29. “Labor Unions Rally Support for SF District Attorney Chesa Boudin.” NBC Bay Area. April 23, 2022. Accessed July 14, 2022. Labor Unions Rally Support for SF District Attorney Chesa Boudin – NBC Bay Area ^
  30. Musadiq Bidar. “San Francisco votes overwhelmingly to recall progressive DA Chesa Boudin.” CBS News. June 8, 2022. Accessed July 14, 2022. https://www.cbsnews.com/news/chesa-boudin-san-francisco-da-recalled/ ^
  31. Labor Unions Rally Support for SF District Attorney Chesa Boudin.” NBC Bay Area. April 23, 2022. Accessed July 14, 2022. Labor Unions Rally Support for SF District Attorney Chesa Boudin – NBC Bay Area ^
  32. Isaac Scher. “AFL-CIO Leadership Tries To Block Affiliate’s Vote On Endorsing BDS.” The Intercept. October 21, 2021. Accessed July 14, 2022. https://theintercept.com/2021/10/21/palestine-bds-san-francisco-labor-afl-cio/ ^
  33. “What is BDS?” BDS. Accessed July 14, 2022. https://bdsmovement.net/what-is-bds ^
  34. Isaac Scher. “AFL-CIO Leadership Tries To Block Affiliate’s Vote On Endorsing BDS.” The Intercept. October 21, 2021. Accessed July 14, 2022. https://theintercept.com/2021/10/21/palestine-bds-san-francisco-labor-afl-cio/ ^
  35. Gabriel Greschler. “BDS now ‘off the table’ for San Francisco labor group, leader says.” J. September 13, 2021. Accessed July 14, 2022. https://jweekly.com/2021/09/13/bds-now-off-the-table-for-san-francisco-labor-group-leader-says/ ^
  36. “Kim Tavaglione.” LinkedIn. Accessed July 14, 2022. https://www.linkedin.com/in/kim-tavaglione-26469322 ^
  37. “Kim Tavaglione.” San Francisco Labor Council. Accessed July 14, 2022. https://sflaborcouncil.org/about-us/our-team/kim-tavaglione-executive-director/ ^
  38. “Tim Paulson Retires Following Long Career Fighting for Workers.” San Francisco Building Trades Council. January 3, 2021. Accessed July 15, 2022. https://www.sfbuildingtradescouncil.org/news/top-stories/1722-tim-paulson-retires-following-long-career-fighting-for-workers ^
  39. “Tim Paulson.” LinkedIn. Accessed July 15, 2022. https://www.linkedin.com/in/tim-paulson-a97853176 ^
  40. San Francisco Labor Council. Return of Organization Exempt from Income Tax (Form 990). 2018. Accessed July 14, 2022. https://apps.irs.gov/pub/epostcard/cor/940835955_201812_990O_2020060917183359.pdf ^
  41. American Federation of Labor and Congress of Industrial Organizations. Return of Organization Exempt from Income Tax (Form 990). 2016. Accessed July 14, 2022. https://projects.propublica.org/nonprofits/organizations/530228172/201811349349308981/full ^
  42. American Federation of Labor and Congress of Industrial Organizations. Return of Organization Exempt from Income Tax (Form 990). 2019. Accessed July 14, 2022. https://projects.propublica.org/nonprofits/organizations/530228172/201811349349308981/full ^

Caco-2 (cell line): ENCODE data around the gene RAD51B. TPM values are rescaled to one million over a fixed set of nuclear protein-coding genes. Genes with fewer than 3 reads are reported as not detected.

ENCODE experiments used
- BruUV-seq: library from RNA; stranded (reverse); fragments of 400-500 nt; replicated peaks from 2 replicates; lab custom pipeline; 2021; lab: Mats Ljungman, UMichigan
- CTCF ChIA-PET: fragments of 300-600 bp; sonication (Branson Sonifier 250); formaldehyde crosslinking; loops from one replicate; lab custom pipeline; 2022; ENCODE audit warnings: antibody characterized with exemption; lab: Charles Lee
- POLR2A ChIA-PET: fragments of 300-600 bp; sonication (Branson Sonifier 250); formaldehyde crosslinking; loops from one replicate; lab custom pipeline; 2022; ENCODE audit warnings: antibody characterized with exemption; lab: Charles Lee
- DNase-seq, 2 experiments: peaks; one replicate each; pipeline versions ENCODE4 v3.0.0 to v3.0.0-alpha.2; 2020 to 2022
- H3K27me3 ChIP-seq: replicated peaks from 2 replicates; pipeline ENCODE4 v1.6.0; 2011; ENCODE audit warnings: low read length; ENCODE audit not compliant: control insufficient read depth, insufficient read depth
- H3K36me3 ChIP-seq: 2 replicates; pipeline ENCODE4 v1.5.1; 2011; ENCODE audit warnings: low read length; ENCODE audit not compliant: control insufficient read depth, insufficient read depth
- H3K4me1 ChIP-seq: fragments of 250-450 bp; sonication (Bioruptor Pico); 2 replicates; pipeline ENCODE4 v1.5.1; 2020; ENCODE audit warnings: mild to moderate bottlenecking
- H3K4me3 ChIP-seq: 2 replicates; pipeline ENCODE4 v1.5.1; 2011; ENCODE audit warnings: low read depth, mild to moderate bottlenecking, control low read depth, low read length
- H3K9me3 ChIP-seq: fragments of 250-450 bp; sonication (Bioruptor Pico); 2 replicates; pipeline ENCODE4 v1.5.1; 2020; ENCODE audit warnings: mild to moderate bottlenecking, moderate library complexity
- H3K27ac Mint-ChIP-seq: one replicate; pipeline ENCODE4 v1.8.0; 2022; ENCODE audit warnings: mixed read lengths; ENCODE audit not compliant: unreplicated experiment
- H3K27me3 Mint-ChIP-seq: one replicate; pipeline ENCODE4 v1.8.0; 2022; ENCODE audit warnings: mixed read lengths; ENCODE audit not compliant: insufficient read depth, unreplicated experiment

See an error? Let us know!

Nonprofit Information

  • Accounting Period: December - November
  • Tax Exemption Received: May 1, 1956

  • Available Filings

    Period Form Type Total revenue Total functional expenses Total assets (EOY) Total liabilities (EOY) Unrelated business income? Total contributions Program service revenue Investment income Comp. of current officers, directors, etc. Form 990
    2020 Dec Form 990 $1,987,364 $1,942,418 $542,642 $187,903 N $1,191,320 $796,032 $12 $141,595
    2019 Dec Form 990 $1,568,939 $1,570,679 $500,289 $190,496 N $738,482 $827,101 $13 $0
    2018 Dec Form 990 $1,600,421 $1,367,000 $577,013 $265,480 N $911,327 $681,900 $13 $84,884 PDF
    2017 Dec Form 990 $1,145,826 $1,146,735 $381,972 $303,860 N $433,017 $712,796 $13 $0 PDF
    2016 Dec Form 990 $1,033,169 $987,632 $288,898 $209,877 N $373,745 $641,178 $13 $0 PDF
    2015 Dec Form 990 $783,264 $792,898 $173,189 $139,705 N $143,359 $636,627 $14 $98,499 PDF
    2014 Dec Form 990 $646,530 $608,786 $166,338 $123,220 N $47,421 $599,089 $20 $95,504 PDF
    2013 Dec Form 990 $627,718 $641,409 $148,035 $142,661 N $25,865 $601,824 $29 $95,249 PDF
    2012 Dec Form 990 $635,954 $672,302 $112,071 $93,006 N $66,700 $569,223 $31 $95,590 PDF
    2011 Dec Form 990 $904,379 $970,106 $136,127 $80,714 N $276,158 $628,191 $30 $96,015 PDF
    2010 Dec Form 990 $1,646,871 $1,583,986 $187,846 $66,706 N $386,520 $1,260,271 $80 $96,270 PDF

    Additional Filings (PDFs)

    San Francisco Labor Council

    1188 FRANKLIN ST STE 203
    SAN FRANCISCO, CA 94109-6852